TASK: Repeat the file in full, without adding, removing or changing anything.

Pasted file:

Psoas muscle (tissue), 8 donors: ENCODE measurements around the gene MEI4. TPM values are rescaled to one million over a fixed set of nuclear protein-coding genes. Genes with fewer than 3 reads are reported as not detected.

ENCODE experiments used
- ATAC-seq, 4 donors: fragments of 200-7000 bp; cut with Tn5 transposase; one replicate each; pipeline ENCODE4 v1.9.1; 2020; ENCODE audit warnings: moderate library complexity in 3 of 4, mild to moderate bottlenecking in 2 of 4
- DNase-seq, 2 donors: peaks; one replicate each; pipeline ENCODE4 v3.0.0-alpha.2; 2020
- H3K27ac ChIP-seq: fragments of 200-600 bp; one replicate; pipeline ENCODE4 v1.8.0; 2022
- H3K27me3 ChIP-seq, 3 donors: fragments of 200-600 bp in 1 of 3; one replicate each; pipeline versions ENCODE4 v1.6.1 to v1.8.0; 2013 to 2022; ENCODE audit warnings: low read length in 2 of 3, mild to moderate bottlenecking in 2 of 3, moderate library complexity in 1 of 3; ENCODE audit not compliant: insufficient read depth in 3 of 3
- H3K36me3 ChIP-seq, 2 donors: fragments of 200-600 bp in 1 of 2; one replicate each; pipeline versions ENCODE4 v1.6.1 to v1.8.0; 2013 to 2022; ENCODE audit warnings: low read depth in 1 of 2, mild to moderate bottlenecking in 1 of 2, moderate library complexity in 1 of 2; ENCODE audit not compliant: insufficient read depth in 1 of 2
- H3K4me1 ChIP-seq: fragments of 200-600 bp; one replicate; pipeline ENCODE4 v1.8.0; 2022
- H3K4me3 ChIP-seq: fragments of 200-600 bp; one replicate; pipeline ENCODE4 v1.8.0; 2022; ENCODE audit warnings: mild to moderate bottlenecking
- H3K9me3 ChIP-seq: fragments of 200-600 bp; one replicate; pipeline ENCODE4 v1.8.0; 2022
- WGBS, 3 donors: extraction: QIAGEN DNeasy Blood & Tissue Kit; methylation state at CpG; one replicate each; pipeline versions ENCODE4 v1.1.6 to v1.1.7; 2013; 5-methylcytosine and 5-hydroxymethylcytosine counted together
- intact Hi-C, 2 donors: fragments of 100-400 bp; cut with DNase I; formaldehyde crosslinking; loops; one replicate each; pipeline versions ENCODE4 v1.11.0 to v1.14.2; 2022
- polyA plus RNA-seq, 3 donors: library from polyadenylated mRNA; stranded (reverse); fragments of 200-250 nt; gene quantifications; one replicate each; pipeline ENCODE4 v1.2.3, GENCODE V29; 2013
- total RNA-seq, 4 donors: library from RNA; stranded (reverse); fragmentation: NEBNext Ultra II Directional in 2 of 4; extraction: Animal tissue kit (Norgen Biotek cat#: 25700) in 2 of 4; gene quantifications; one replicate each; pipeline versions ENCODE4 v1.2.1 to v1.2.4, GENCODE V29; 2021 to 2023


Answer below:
Psoas muscle (tissue), 8 donors: ENCODE measurements around the gene MEI4. TPM values are rescaled to one million over a fixed set of nuclear protein-coding genes. Genes with fewer than 3 reads are reported as not detected.

ENCODE experiments used
- ATAC-seq, 4 donors: fragments of 200-7000 bp; cut with Tn5 transposase; one replicate each; pipeline ENCODE4 v1.9.1; 2020; ENCODE audit warnings: moderate library complexity in 3 of 4, mild to moderate bottlenecking in 2 of 4
- DNase-seq, 2 donors: peaks; one replicate each; pipeline ENCODE4 v3.0.0-alpha.2; 2020
- H3K27ac ChIP-seq: fragments of 200-600 bp; one replicate; pipeline ENCODE4 v1.8.0; 2022
- H3K27me3 ChIP-seq, 3 donors: fragments of 200-600 bp in 1 of 3; one replicate each; pipeline versions ENCODE4 v1.6.1 to v1.8.0; 2013 to 2022; ENCODE audit warnings: low read length in 2 of 3, mild to moderate bottlenecking in 2 of 3, moderate library complexity in 1 of 3; ENCODE audit not compliant: insufficient read depth in 3 of 3
- H3K36me3 ChIP-seq, 2 donors: fragments of 200-600 bp in 1 of 2; one replicate each; pipeline versions ENCODE4 v1.6.1 to v1.8.0; 2013 to 2022; ENCODE audit warnings: low read depth in 1 of 2, mild to moderate bottlenecking in 1 of 2, moderate library complexity in 1 of 2; ENCODE audit not compliant: insufficient read depth in 1 of 2
- H3K4me1 ChIP-seq: fragments of 200-600 bp; one replicate; pipeline ENCODE4 v1.8.0; 2022
- H3K4me3 ChIP-seq: fragments of 200-600 bp; one replicate; pipeline ENCODE4 v1.8.0; 2022; ENCODE audit warnings: mild to moderate bottlenecking
- H3K9me3 ChIP-seq: fragments of 200-600 bp; one replicate; pipeline ENCODE4 v1.8.0; 2022
- WGBS, 3 donors: extraction: QIAGEN DNeasy Blood & Tissue Kit; methylation state at CpG; one replicate each; pipeline versions ENCODE4 v1.1.6 to v1.1.7; 2013; 5-methylcytosine and 5-hydroxymethylcytosine counted together
- intact Hi-C, 2 donors: fragments of 100-400 bp; cut with DNase I; formaldehyde crosslinking; loops; one replicate each; pipeline versions ENCODE4 v1.11.0 to v1.14.2; 2022
- polyA plus RNA-seq, 3 donors: library from polyadenylated mRNA; stranded (reverse); fragments of 200-250 nt; gene quantifications; one replicate each; pipeline ENCODE4 v1.2.3, GENCODE V29; 2013
- total RNA-seq, 4 donors: library from RNA; stranded (reverse); fragmentation: NEBNext Ultra II Directional in 2 of 4; extraction: Animal tissue kit (Norgen Biotek cat#: 25700) in 2 of 4; gene quantifications; one replicate each; pipeline versions ENCODE4 v1.2.1 to v1.2.4, GENCODE V29; 2021 to 2023